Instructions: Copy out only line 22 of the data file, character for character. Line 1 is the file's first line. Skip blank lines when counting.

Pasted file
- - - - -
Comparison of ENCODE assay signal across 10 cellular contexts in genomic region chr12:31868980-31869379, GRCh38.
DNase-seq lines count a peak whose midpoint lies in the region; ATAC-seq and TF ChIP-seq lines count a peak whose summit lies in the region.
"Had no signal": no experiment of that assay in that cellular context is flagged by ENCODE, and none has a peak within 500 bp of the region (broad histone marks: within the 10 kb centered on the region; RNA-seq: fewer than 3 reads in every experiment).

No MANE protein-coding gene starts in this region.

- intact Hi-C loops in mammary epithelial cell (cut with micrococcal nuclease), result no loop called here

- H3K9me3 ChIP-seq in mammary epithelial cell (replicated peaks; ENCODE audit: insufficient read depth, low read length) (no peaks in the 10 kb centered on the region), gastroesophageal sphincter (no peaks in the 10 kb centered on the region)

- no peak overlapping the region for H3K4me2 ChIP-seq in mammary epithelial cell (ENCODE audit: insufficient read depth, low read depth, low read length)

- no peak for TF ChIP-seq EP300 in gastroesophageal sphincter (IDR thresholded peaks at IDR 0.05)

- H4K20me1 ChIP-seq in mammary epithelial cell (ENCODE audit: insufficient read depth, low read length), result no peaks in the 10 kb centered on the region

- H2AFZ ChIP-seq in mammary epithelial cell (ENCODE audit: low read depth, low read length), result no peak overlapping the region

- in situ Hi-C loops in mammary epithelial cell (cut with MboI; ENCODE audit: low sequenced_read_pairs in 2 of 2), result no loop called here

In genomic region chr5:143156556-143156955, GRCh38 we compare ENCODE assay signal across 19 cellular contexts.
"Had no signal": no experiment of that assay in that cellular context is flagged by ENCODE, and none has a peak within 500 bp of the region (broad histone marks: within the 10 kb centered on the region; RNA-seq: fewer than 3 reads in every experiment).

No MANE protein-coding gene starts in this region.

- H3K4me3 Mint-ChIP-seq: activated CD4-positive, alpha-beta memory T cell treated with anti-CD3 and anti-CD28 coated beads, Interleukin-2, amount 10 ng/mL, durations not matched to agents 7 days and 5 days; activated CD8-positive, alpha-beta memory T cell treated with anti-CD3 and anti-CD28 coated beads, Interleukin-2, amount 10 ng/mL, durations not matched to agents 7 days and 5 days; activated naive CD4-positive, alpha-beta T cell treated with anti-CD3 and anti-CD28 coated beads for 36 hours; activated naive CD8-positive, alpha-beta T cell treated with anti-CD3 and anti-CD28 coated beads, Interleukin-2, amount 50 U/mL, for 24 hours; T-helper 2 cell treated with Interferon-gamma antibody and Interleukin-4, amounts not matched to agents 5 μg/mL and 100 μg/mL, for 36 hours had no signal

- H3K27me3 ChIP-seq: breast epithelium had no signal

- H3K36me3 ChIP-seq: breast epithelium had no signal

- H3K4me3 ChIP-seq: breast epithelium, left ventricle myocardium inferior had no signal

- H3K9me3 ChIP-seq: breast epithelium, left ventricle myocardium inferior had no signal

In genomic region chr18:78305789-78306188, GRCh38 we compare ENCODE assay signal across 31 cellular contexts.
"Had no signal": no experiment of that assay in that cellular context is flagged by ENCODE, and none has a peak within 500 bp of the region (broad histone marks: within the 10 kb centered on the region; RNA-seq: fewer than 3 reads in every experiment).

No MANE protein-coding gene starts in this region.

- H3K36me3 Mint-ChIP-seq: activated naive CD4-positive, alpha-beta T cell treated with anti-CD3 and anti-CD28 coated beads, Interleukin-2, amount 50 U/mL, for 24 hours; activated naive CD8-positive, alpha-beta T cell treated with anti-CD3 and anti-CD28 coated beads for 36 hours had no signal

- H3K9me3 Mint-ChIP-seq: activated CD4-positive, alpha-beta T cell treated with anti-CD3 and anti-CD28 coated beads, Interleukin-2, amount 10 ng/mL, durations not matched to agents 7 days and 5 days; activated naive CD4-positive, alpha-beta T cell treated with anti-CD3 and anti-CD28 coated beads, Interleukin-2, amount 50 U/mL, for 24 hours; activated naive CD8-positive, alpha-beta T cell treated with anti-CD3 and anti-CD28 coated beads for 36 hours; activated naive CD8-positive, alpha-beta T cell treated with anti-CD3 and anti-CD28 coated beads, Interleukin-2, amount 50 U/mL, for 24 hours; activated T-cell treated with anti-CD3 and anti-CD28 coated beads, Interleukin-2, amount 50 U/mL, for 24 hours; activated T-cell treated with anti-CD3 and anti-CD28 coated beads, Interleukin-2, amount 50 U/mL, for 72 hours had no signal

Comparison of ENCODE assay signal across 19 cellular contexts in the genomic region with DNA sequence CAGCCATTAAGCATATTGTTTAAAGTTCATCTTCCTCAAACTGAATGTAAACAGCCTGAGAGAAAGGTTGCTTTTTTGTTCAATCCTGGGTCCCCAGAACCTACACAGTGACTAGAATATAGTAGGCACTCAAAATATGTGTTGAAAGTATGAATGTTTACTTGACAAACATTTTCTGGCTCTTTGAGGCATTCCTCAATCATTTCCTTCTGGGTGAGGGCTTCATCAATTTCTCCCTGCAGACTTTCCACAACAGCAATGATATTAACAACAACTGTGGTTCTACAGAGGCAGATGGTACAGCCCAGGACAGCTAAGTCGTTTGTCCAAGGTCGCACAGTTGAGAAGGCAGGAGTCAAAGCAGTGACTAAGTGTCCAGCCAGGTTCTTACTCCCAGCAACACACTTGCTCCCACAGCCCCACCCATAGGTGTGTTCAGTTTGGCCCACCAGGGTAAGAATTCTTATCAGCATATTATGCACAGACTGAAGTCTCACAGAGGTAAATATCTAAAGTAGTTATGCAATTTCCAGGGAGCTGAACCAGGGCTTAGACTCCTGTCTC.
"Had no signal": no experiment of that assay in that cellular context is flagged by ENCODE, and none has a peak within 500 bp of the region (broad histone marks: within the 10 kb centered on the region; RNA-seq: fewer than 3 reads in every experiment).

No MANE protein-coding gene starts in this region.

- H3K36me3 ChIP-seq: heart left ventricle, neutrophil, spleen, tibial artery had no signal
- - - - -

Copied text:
No MANE protein-coding gene starts in this region.